Marketing makes or breaks building materials, feels architect SATHYA PRAKASH VARANASHI
Theoretically speaking, every construction material has a role and place in the construction industry, otherwise it would not have been introduced at all. Yet, analytically speaking, each material has its own pros and cons, which together decide how appropriate it is and how useful. Unfortunately, such an analytical method does not work in all cases and nowadays we can see that advertising and marketing have become the yardstick for selecting materials.
Once again, marketing too has its role and place; otherwise one would not know the availability of the materials. So, the problem does not lie with the idea of marketing, but with the materials which the market promotes. How often have we seen red-oxide floors, Athangudi tiles or Bethamcherla marble being advertised? Are there any executives for Kota floors or websites for Tandoor stones? Marble and granite have witnessed some aggressive marketing, primarily to win over the increased competition that picked up during the last decade, rather than to promote the material. If so, what is the focus of marketing, especially in the flooring business?
The two materials that have become commonly known thanks to advertising and marketing are ceramic tiles and vitrified flooring, making them virtual market leaders. The slow supply of local materials, unpredictable quality, increased pace of construction in urban areas, skilled human resource and many other factors directly or indirectly promote manufactured materials. This promotion is also enabled by a chain of players – raw material suppliers, manufacturers, carrying and forwarding agents, wholesalers, transporters, advertising agencies, retailers – wherein each player has to financially benefit. Naturally, everyone strives to ensure that the materials get accepted and popularised.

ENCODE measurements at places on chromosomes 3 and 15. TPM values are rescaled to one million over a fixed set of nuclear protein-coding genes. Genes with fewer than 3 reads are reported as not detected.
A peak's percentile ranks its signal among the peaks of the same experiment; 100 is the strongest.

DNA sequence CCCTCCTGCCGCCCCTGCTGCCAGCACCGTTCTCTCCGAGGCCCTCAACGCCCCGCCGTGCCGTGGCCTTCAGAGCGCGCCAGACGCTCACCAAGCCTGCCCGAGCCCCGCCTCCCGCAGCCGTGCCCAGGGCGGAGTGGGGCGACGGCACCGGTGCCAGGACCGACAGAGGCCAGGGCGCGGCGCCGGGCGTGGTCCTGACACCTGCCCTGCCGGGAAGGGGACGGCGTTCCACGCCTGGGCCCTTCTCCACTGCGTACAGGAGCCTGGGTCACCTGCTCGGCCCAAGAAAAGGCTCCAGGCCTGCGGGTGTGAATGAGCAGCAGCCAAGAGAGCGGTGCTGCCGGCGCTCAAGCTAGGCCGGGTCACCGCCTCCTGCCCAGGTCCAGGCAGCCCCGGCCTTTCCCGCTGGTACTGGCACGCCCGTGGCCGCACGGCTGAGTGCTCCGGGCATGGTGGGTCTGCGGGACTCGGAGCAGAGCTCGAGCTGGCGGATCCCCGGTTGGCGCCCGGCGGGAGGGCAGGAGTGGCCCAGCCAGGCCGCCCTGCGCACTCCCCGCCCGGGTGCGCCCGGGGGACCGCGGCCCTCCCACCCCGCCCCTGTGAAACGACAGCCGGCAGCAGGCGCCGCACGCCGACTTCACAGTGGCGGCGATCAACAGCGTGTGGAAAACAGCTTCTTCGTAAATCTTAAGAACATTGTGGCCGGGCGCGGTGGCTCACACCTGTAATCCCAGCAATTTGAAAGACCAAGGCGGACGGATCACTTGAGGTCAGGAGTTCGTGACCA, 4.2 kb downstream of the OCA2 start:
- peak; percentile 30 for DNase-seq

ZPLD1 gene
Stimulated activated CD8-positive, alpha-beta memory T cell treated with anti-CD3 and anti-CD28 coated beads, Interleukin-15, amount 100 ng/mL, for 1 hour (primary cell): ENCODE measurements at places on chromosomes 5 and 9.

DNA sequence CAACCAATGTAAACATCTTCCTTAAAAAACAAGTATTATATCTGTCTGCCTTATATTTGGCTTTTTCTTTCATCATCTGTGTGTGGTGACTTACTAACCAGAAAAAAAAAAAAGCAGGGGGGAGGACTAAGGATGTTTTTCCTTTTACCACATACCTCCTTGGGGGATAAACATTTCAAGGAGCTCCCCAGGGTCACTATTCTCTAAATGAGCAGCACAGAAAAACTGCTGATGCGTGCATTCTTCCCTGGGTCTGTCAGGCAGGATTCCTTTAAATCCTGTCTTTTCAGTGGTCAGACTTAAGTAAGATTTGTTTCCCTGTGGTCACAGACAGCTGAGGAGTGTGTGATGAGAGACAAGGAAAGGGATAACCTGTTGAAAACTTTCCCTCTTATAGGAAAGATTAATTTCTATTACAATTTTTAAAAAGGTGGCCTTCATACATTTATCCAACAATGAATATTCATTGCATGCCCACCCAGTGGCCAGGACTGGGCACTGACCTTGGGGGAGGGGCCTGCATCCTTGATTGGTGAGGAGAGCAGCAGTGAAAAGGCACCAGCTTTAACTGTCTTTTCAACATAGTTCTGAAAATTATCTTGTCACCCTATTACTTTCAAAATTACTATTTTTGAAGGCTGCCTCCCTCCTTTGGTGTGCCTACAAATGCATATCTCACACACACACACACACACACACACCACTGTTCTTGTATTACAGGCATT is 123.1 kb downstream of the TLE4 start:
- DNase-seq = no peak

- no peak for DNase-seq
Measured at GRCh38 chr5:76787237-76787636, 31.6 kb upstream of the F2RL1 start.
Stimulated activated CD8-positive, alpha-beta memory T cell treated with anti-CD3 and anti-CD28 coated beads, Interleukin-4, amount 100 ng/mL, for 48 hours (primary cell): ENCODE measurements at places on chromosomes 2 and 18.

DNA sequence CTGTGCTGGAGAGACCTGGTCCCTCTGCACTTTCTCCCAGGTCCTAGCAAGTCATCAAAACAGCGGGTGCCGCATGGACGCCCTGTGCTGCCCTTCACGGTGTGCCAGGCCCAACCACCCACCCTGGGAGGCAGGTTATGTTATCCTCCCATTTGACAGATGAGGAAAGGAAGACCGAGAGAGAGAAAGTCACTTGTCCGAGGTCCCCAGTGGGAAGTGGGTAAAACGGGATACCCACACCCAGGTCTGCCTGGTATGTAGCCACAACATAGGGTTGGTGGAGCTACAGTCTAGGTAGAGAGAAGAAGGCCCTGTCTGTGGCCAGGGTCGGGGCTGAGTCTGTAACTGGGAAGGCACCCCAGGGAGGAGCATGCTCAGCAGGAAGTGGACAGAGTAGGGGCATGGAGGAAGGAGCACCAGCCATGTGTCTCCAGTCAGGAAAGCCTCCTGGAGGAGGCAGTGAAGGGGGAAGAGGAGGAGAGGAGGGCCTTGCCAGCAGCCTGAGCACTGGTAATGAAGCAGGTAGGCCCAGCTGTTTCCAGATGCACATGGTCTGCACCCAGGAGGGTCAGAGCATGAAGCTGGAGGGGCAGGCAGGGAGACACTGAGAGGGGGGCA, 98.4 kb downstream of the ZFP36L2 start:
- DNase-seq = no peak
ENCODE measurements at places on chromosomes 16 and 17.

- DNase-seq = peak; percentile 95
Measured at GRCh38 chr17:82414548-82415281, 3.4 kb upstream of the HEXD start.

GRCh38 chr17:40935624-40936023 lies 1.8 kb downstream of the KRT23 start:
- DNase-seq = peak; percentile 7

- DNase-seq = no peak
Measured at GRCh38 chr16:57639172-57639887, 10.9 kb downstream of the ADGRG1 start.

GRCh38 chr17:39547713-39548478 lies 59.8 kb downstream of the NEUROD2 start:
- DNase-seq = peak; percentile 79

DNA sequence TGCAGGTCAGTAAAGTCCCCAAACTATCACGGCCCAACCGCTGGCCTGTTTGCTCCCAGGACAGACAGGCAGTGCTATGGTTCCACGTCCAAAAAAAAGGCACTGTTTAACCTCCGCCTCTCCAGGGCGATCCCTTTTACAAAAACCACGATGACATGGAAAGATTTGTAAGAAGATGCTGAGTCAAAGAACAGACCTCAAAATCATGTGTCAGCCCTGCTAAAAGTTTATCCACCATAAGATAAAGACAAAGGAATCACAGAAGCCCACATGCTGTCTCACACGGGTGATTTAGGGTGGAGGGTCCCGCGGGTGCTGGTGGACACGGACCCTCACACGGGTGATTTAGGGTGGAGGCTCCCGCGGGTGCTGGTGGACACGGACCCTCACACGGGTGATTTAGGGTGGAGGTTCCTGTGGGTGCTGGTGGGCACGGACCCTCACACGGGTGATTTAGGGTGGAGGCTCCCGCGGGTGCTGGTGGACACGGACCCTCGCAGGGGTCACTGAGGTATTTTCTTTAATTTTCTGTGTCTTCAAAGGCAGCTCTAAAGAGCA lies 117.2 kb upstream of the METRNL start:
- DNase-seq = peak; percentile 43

To that end, ceramic and vitrified tiles come with many attractive features some of which are not possible in natural materials. Finished in high temperature kilns, they have a level surface and good glaze. The top layer is a high-density skin which can last a long time. Enabled by latest research and development, these tiles are becoming thinner by the day and are available as thin as 4 mm nowadays. Though dimensional variations happen to thinner tiles, the top brand materials are fairly perfect in their sizes. Easy to clean, neat to look at and sophisticated, these modern manufactured materials rule a large market share of flooring.
Most of these characteristics have been enabled by industrial manufacturing. Debates on sustainability are concerned about such apparently ‘better’ options, wondering if they are better for the Earth also. Floor tiles could be a good example to test this concern, before we blindly buy them.
(The writer is an architect working for eco-friendly designs and can be contacted at firstname.lastname@example.org)